The Minority in Parliament has stated their disapproval of the Legislative Instrument (LI) seeking to restrict the importation of rice, fruit juice, margarine, sugar and 18 other products the government considers “strategic”.
The Minority argued that, apart from the policy being in violation of World Trade Organisation practices, it would drive inflation.
They lamented that, traders might not get the license to import these products if they do not have ties with the ruling party
The caucus for the third day running, blocked the laying of the Legislative Instrument, Restrictions on Importation of Selected Strategic Product Regulations, 2023 on Friday over lack of quorum.
Per the regulation any person seeking to import the selected products would require the exclusive permission of the Minister of Trade.
But addressing journalists in Parliament on Friday, Minority Leader, Cassiel Ato Baah Forson said the policy would only promote corruption in the importation space.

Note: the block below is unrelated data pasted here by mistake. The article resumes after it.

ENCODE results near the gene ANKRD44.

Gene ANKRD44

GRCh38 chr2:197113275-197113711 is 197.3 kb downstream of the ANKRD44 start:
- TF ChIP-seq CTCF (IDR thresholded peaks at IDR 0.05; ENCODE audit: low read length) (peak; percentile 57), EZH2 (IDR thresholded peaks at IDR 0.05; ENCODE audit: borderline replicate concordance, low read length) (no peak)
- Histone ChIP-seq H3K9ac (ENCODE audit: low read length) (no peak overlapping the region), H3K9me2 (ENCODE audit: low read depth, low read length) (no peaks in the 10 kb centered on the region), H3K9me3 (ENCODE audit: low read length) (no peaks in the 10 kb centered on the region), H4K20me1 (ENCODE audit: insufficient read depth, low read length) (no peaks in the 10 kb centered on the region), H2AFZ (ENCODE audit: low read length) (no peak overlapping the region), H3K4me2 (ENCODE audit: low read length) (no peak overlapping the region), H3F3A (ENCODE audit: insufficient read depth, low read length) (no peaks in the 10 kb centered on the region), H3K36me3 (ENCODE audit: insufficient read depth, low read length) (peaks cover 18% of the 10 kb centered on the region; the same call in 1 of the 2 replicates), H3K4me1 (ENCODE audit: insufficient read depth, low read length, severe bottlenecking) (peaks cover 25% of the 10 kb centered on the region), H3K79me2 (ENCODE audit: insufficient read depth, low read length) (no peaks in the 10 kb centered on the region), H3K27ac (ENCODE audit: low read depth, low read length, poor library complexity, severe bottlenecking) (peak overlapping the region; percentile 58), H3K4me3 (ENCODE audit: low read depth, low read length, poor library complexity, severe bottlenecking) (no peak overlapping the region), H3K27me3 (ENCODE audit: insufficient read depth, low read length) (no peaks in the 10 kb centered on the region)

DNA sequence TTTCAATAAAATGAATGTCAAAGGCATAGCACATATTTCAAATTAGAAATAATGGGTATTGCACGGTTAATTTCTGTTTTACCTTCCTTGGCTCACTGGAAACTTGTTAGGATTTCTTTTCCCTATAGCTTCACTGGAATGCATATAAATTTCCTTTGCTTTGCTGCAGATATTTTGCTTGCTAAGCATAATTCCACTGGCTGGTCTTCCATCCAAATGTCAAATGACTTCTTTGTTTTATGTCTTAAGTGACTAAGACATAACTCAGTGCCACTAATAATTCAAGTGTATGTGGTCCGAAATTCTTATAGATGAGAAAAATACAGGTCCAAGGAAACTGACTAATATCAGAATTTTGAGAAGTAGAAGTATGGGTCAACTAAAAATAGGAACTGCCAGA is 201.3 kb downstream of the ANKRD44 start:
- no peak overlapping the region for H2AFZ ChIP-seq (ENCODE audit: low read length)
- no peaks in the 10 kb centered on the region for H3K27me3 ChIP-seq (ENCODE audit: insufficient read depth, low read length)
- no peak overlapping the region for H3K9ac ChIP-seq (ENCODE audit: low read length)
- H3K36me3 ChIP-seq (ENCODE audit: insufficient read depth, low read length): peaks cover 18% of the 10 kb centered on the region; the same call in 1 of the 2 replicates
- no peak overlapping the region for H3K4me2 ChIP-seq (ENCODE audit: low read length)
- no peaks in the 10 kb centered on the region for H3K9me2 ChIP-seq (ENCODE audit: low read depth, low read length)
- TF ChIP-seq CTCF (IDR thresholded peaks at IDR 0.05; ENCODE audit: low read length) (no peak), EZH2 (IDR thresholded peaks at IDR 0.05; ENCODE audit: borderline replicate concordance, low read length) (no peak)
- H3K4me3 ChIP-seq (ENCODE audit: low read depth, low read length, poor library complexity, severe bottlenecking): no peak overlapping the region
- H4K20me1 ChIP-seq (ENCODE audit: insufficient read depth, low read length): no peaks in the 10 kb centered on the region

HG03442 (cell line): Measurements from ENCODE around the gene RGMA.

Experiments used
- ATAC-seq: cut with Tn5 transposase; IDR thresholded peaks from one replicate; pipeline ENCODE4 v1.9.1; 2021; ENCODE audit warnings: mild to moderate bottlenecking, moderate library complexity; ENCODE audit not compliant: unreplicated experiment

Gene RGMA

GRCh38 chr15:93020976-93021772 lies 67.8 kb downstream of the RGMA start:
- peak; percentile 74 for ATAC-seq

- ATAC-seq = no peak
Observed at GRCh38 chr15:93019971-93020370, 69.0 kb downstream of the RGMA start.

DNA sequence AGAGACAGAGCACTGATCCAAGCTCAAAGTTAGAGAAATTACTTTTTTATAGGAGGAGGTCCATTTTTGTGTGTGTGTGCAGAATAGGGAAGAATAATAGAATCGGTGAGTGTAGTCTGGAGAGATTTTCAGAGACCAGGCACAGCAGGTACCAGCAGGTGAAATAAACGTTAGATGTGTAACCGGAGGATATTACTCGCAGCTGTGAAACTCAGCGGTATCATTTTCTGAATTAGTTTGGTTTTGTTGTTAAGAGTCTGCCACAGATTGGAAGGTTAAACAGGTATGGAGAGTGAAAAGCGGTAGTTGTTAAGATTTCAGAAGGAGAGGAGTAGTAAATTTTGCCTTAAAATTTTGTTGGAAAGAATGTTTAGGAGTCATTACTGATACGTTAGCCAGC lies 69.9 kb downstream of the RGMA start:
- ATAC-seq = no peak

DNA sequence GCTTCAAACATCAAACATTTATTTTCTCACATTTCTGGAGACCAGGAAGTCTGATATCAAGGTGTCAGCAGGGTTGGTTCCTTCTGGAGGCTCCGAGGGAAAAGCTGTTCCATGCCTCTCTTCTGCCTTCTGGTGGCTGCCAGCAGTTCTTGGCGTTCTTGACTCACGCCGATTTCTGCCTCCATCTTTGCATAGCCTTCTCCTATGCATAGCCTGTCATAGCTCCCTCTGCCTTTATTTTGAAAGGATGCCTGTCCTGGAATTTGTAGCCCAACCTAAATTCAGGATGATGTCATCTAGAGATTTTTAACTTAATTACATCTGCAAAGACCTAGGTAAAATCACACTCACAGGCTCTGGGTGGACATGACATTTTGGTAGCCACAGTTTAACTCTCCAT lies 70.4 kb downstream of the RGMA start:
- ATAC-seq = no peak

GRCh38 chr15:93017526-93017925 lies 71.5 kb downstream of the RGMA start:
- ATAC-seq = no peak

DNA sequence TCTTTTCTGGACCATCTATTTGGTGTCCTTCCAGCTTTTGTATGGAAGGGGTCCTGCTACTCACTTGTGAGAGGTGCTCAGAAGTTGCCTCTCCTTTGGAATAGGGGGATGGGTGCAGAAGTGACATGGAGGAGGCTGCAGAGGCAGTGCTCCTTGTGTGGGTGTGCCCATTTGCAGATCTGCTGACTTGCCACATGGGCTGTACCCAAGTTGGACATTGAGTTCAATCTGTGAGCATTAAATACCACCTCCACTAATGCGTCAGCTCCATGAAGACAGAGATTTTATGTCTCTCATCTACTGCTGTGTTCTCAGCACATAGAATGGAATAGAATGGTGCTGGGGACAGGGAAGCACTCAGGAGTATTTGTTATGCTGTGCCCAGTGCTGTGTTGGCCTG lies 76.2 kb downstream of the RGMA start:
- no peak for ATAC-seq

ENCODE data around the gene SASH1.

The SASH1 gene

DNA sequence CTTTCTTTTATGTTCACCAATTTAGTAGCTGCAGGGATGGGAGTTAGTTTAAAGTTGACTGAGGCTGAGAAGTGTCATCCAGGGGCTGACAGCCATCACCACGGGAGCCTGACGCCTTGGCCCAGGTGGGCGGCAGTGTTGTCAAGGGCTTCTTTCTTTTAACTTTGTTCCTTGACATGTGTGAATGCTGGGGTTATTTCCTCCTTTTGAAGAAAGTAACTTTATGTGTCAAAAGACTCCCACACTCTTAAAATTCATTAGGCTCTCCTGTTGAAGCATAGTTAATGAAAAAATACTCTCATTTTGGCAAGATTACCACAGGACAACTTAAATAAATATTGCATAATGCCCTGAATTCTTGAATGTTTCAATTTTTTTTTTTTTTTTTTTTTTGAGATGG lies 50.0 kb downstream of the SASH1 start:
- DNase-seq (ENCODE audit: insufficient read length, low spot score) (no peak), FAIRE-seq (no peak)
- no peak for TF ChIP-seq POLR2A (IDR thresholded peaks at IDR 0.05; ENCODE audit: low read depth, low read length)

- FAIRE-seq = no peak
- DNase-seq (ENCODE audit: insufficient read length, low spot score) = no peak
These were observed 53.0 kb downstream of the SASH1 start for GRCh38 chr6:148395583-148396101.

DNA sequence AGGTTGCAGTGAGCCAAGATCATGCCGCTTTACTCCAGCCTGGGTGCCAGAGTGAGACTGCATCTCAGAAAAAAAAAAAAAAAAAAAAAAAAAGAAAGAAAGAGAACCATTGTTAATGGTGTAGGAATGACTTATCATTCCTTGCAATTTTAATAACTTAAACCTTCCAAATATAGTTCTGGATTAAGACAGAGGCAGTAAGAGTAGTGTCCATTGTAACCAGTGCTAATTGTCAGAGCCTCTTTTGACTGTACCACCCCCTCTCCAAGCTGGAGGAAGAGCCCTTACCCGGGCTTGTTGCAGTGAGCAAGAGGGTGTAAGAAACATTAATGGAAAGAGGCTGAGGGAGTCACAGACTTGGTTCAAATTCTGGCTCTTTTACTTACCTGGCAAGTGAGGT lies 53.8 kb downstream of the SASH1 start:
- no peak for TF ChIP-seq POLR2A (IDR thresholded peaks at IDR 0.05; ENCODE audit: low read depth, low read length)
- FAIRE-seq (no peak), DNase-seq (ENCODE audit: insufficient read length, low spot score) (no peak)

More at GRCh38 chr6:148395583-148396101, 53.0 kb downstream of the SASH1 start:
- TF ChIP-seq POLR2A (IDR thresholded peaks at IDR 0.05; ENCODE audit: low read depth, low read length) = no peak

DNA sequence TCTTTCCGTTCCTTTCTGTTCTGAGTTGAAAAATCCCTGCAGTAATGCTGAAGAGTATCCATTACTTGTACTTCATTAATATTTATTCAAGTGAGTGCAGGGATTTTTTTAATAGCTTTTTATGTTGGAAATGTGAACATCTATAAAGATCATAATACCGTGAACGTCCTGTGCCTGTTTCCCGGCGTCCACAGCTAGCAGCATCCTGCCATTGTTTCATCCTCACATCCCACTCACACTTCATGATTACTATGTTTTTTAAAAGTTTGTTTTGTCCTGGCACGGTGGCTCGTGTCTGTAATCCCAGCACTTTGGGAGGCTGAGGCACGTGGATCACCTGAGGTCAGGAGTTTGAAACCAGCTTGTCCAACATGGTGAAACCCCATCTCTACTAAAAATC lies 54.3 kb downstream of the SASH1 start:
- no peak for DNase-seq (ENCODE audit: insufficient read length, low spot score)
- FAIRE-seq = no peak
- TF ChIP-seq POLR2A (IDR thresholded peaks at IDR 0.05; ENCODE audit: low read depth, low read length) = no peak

“We are urging the President to have a rethink because this is not a policy that we should encourage and they have to withdraw it,” Dr Forson, MP, Ajumako/Enyan/Esiam entreated.
According to Dr Forson, a Justice Ollenu Committee established in 1967 corruption and malpractices relating to import licensing.
“If they had created domestic production for some of these items, we would have no issue.
But clearly, we know they want to restrict sugar but we do not have a sugar processing plant.
The one that Mr Mahama actually constructed, this government is refusing to open it so where is the sugar going to come from?” he asked.
“What they are seeking to do is to create businesses for their financiers,” he stated.
The list of items under consideration include rice, guts, bladders and stomach of animals, poultry, animal and vegetable oil, margarine, fruit juices, soft drinks, mineral water, noodles and pasta, and ceramic tiles.
The rest are corrugated paper and paper board, mosquito coil and insecticides, soaps and detergents, motor cars, iron and, steel, cement, polymers, fish, sugar, clothing and apparel, biscuits, and canned tomatoes.